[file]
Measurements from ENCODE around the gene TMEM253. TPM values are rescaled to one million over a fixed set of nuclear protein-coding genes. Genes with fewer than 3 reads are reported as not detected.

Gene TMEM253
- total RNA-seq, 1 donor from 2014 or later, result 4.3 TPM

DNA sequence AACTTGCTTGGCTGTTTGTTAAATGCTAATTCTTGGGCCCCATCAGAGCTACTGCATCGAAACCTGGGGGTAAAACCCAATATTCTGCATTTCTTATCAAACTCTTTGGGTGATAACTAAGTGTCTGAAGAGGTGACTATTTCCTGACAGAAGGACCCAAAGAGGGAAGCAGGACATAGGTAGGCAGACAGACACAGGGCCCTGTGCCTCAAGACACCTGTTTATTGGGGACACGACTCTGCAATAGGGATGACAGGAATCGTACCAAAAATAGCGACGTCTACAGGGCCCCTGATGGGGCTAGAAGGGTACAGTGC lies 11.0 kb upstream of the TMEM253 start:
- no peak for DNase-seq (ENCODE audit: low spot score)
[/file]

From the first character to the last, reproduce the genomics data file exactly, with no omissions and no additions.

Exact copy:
Measurements from ENCODE around the gene TMEM253. TPM values are rescaled to one million over a fixed set of nuclear protein-coding genes. Genes with fewer than 3 reads are reported as not detected.

Gene TMEM253
- total RNA-seq, 1 donor from 2014 or later, result 4.3 TPM

DNA sequence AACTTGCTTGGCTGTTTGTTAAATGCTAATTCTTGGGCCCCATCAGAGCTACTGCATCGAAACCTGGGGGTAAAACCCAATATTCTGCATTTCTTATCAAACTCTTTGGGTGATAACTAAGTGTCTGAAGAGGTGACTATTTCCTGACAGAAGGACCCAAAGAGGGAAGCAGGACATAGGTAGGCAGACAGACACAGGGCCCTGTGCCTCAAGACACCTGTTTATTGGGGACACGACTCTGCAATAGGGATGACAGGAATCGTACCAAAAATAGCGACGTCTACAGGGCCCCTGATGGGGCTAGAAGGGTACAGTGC lies 11.0 kb upstream of the TMEM253 start:
- no peak for DNase-seq (ENCODE audit: low spot score)